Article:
Three Parts to My Soul

Dr. Z

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Three Parts to My Soul Review

by Dave Thompson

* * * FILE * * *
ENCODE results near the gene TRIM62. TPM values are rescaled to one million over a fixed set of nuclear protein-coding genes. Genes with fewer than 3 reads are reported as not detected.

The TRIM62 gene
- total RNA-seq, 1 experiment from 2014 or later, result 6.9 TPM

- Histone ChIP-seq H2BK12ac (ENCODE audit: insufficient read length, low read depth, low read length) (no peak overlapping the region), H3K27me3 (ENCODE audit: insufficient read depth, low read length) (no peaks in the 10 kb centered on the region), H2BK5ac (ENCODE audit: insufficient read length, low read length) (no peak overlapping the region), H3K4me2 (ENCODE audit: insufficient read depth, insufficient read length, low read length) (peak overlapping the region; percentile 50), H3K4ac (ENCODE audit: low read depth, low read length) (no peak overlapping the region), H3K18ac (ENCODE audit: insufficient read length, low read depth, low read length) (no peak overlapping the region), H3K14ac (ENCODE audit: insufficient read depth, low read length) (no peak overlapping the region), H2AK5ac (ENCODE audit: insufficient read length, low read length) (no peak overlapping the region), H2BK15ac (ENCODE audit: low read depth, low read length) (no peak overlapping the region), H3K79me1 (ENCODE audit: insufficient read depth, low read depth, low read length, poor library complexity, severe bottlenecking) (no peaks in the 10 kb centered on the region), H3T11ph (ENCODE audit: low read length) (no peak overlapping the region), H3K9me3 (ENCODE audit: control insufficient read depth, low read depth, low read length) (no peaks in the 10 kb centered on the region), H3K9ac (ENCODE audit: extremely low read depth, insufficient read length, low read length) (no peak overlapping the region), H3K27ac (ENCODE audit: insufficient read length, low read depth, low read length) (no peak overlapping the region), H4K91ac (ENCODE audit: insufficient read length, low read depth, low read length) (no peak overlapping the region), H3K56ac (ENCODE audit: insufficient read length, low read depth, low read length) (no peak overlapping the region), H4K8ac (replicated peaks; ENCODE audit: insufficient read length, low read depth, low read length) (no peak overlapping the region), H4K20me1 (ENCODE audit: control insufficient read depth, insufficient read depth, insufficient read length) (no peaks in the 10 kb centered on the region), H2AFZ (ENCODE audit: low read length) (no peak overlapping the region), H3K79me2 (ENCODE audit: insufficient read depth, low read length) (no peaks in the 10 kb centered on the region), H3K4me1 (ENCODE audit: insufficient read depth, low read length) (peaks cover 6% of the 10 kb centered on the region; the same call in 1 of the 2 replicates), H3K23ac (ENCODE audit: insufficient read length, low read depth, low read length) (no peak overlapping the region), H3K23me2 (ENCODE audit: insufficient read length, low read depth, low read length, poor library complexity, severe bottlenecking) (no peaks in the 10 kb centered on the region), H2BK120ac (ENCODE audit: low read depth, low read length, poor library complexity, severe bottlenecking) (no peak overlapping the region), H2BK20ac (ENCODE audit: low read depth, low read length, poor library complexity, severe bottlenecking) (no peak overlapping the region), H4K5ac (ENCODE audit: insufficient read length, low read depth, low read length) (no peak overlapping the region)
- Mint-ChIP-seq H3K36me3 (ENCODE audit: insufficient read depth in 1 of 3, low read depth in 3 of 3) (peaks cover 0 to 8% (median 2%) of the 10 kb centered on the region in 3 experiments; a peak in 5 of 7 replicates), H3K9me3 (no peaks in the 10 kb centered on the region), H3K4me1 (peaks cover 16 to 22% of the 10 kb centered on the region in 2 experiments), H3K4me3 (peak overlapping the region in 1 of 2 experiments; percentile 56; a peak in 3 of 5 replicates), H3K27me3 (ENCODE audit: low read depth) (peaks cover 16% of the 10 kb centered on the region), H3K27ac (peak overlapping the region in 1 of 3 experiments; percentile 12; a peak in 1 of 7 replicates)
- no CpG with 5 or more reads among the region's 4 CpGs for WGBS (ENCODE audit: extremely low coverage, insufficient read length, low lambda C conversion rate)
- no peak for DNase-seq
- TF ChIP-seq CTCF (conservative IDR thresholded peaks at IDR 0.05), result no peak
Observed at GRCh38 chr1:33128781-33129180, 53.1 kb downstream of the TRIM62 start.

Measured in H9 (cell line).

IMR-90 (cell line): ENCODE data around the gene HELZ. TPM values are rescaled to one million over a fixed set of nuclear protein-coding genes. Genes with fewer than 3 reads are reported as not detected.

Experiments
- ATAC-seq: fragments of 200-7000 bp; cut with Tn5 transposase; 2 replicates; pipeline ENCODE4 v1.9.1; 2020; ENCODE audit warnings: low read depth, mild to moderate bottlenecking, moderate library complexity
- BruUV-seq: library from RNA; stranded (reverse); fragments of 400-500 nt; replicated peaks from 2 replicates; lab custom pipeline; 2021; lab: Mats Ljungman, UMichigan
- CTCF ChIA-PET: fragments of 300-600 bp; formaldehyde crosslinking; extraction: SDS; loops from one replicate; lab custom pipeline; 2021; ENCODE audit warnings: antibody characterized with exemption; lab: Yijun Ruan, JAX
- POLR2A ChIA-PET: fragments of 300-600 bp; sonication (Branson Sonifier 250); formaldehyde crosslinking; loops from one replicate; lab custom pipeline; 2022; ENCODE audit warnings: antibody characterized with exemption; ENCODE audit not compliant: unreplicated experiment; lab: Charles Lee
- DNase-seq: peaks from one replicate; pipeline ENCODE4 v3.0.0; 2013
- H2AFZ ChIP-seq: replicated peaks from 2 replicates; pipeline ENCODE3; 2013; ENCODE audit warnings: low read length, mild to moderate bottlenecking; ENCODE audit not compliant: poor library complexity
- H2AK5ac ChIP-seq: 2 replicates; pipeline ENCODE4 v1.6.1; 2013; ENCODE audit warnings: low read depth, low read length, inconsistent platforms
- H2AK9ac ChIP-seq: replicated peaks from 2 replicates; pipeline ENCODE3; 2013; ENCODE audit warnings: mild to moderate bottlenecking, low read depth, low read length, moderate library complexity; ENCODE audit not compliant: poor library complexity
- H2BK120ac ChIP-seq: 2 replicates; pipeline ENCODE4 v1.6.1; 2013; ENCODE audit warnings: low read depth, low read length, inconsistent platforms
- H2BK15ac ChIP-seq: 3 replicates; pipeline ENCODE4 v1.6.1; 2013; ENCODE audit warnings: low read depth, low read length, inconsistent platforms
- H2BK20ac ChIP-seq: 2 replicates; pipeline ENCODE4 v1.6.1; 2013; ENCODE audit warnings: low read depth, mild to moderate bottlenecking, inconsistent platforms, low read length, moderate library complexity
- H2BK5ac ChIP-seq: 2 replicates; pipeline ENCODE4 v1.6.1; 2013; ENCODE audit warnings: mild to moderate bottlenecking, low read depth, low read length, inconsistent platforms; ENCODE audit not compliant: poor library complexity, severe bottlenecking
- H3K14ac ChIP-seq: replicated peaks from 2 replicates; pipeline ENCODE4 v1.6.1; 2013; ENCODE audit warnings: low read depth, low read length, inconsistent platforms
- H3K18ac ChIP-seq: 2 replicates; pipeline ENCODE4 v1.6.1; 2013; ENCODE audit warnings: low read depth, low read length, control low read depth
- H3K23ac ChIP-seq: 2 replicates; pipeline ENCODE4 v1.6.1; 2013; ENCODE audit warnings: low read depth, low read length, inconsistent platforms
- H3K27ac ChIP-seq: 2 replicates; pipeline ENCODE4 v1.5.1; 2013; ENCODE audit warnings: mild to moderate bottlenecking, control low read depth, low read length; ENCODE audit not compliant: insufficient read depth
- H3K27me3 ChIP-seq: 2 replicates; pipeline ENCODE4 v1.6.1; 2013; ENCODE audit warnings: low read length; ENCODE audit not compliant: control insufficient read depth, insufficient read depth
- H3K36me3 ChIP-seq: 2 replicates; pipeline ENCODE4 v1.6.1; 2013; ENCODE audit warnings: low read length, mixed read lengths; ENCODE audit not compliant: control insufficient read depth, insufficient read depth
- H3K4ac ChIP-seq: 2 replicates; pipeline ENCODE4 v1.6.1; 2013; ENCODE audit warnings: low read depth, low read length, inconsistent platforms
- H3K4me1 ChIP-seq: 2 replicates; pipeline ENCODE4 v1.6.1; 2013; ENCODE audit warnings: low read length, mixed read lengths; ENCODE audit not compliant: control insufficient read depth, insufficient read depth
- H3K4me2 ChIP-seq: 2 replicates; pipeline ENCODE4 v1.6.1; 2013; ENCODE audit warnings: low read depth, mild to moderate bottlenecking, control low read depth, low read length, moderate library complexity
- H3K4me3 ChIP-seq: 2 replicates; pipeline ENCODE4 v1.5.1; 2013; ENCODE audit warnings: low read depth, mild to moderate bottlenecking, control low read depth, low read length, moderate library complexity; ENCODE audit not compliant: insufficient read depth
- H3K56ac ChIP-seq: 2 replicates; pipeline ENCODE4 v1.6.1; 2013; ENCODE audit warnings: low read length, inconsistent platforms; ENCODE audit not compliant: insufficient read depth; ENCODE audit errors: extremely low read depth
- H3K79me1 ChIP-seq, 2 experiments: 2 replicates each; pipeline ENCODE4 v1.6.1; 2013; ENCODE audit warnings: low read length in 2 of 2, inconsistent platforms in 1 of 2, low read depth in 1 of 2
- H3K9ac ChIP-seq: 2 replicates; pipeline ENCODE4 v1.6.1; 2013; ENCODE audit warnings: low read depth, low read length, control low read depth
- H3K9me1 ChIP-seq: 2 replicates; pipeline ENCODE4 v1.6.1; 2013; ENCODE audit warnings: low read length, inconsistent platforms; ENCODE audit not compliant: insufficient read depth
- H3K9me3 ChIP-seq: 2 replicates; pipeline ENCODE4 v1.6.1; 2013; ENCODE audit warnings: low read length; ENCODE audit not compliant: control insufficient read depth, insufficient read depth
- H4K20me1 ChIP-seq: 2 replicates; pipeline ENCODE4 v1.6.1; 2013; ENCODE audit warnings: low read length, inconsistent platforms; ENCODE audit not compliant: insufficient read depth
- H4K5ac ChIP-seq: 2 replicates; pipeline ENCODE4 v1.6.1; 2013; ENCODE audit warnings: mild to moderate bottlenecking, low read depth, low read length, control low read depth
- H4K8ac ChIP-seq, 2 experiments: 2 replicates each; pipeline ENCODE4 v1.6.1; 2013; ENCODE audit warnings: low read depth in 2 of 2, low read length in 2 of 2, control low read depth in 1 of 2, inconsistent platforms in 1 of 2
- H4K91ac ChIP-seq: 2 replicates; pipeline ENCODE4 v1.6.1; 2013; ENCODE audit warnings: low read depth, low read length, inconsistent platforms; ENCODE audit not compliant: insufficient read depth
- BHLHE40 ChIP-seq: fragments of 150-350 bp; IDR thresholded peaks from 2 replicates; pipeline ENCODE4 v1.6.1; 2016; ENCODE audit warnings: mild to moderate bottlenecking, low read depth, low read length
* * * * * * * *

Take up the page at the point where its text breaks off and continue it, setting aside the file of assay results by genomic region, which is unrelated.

In its original vinyl form, Dr. Z's Three Parts to My Soul rates among the most valuable British prog albums of all time. But it is a rarity among such rarities in that it is also as good as a high three-figure value leaves you hoping it would be. Dr. Z was discovered by Nirvana UK frontman Patrick Campbell-Lyons, who is also credited as executive producer on the album. But Three Parts could not be further from its mentor's taste for eclectic airiness. The dominant mood is of percussive keyboards, alternately majestic and militaristic, the sound, if you like, of a Keith Emerson harpsichord concerto if Carl Palmer matched him note for note on a kettle drum. The vocals, meanwhile, have that kind of bellowed edge of conviction which makes every lyric resonate like a profoundly meaningful motto. The first half of the near-singalong "Spiritus Manes et Umbra" moves like a battalion of tanks, with the LP's title itself rendered as compulsive a chant as any "gabba gabba hey" could be. There are moments of less-than-scintillating activity: the four-minute drum solo which punctuates that same song flags long before the chorus careens back into view, while "Summer for the Rose" is a ponderous snarling in desperate need of melody. At its most inventive and textured, however, Three Parts is an excellent example of early-'70s prog at its deepest and darkest, as inventive as it is occasionally magpie-like. "Burn in Anger," the most commercial song in sight, is a dead-ringer for a classic rock hit which will forever float just beyond your ability to name it, while the closing "In a Token of Despair" is a tour de force of Floydian winds, Crimson-ish signatures, and electifyingly symphonic structure. The Si Wan reissue concludes with two bonus tracks drawn from a similarly rare Dr. Z single released a year or so before the LP. Produced by the Pretty Things' Dick Taylor, "Lady Ladybird" and "People in the Street" have little in common with the main attraction beyond a similar taste for crashing drums and keyboards; the world's first orchestral garage band.

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